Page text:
What Is Religion?

The term “religion” refers to a broad taxonomy of sets of social practices. Depending on one’s perspective, it might include all of these or any number of other things: a worldview, belief, culture, music and art, morality, ritual or sacrifice, initiation, service, family, history, and an approach to certain writings, persons, and places. It might even include such things as mythology and fantasy, art, or a sense of transcendence.

Emile Durkheim, a prominent nineteenth-century sociologist, argued that all religions have many things in common, including the fact that they are all concerned with sacred or spiritual matters. His work continues to be a significant influence on sociological thinking about religion today.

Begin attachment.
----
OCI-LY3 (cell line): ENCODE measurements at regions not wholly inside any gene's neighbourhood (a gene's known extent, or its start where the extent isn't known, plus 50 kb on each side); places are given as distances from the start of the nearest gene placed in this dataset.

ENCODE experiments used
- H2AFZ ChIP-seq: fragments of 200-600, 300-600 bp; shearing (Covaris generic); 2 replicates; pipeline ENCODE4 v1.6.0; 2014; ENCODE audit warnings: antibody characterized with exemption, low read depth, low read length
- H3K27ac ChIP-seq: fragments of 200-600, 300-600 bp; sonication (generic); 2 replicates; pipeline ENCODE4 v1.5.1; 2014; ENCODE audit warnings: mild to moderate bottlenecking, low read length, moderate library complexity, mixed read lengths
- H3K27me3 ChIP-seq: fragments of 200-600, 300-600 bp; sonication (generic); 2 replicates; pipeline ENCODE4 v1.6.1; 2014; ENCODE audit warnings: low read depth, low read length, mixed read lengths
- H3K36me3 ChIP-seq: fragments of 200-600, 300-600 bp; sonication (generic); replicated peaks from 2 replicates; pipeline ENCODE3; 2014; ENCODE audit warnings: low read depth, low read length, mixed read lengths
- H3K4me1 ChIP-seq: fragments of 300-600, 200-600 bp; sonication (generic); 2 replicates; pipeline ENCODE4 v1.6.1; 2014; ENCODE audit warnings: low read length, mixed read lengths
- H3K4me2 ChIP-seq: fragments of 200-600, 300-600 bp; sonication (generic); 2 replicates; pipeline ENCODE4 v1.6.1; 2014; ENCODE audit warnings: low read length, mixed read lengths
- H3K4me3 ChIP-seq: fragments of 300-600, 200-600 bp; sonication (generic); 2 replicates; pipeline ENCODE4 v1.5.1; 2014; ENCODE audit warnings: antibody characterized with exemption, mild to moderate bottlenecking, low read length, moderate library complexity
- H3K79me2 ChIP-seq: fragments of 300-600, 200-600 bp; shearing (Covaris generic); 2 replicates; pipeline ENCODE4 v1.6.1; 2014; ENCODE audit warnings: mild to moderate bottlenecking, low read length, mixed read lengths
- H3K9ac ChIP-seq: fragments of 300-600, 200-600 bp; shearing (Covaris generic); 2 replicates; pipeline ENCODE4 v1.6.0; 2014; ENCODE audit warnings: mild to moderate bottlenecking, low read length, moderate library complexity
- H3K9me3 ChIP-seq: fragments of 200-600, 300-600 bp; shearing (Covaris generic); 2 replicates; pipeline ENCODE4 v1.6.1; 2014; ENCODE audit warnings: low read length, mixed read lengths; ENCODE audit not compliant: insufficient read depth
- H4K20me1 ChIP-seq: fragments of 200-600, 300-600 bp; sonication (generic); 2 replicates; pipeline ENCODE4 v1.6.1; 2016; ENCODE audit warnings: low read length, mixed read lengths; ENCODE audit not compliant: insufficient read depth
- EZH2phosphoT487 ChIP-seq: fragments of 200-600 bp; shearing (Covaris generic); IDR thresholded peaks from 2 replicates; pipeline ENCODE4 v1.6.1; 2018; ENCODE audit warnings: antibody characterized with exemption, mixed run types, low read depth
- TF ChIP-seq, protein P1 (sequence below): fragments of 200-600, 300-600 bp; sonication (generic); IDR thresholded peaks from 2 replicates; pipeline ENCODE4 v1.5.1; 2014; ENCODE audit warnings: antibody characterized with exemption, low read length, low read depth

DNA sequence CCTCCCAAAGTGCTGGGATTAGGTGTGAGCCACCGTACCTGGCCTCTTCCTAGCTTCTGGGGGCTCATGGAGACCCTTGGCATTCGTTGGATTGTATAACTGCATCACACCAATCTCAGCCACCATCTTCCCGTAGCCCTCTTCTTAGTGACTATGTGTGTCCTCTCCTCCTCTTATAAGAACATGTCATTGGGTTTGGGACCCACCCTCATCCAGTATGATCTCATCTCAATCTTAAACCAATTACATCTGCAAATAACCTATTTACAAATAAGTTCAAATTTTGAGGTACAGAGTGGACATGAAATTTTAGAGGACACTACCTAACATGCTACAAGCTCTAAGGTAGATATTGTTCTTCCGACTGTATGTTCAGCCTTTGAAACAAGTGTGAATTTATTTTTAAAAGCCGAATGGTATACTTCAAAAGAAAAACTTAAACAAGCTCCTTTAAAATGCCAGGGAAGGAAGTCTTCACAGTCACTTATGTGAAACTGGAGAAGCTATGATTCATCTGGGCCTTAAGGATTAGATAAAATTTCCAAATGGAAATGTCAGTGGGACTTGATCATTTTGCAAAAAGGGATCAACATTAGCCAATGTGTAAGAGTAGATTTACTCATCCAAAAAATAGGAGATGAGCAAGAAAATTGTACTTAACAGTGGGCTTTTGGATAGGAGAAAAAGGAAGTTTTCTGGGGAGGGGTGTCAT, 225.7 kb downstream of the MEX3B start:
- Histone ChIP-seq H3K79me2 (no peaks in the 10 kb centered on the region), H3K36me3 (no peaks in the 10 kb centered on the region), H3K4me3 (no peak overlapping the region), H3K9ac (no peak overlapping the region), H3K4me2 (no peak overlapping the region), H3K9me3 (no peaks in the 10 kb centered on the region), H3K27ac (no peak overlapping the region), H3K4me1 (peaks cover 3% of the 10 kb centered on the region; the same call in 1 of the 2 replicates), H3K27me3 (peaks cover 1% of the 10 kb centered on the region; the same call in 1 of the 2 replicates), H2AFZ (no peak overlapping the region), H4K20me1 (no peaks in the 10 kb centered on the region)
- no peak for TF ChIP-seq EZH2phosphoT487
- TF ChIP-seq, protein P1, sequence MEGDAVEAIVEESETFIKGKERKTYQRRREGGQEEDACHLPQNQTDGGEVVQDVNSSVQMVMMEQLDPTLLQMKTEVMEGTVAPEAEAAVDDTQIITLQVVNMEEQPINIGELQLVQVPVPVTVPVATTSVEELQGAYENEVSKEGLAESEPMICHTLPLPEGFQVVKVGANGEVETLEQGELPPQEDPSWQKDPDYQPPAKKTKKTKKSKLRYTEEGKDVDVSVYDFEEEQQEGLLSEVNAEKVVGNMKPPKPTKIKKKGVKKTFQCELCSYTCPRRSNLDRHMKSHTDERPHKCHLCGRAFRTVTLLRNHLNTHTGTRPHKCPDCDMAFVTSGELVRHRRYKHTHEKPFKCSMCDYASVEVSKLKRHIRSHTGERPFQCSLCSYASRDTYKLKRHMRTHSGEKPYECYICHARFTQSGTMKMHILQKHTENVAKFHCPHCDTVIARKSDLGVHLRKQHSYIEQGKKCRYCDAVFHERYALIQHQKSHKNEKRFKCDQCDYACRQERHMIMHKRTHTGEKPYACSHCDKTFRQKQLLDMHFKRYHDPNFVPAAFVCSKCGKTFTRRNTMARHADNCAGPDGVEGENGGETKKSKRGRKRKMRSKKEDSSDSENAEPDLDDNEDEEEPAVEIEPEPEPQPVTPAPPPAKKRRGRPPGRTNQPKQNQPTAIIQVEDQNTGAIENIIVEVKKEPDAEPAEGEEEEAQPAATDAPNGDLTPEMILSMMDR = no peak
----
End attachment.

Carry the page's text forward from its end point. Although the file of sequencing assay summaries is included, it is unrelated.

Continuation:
In addition to the truth, Scripture, and behavior that are often discussed as elements of religion, some scholars argue that a religious system must also include a code of morality or ethics. They further point out that most religions are organized hierarchies, and that this carries the additional function of maintaining or strengthening social order.

Other scholars have argued that substantive definitions of religion are too broad because they focus on beliefs in disembodied spirits and cosmological orders, while failing to consider faith traditions like Buddhism, Jainism (see Jaina Philosophy and Jainism), and Daoism, which are nontheistic. They have urged that, instead, religion be understood as a set of functionally related social formations or practices. Among these are community, cohesion, order, stability, and an anti-radicalizing force. In this sense, all societies practice some sort of religion.

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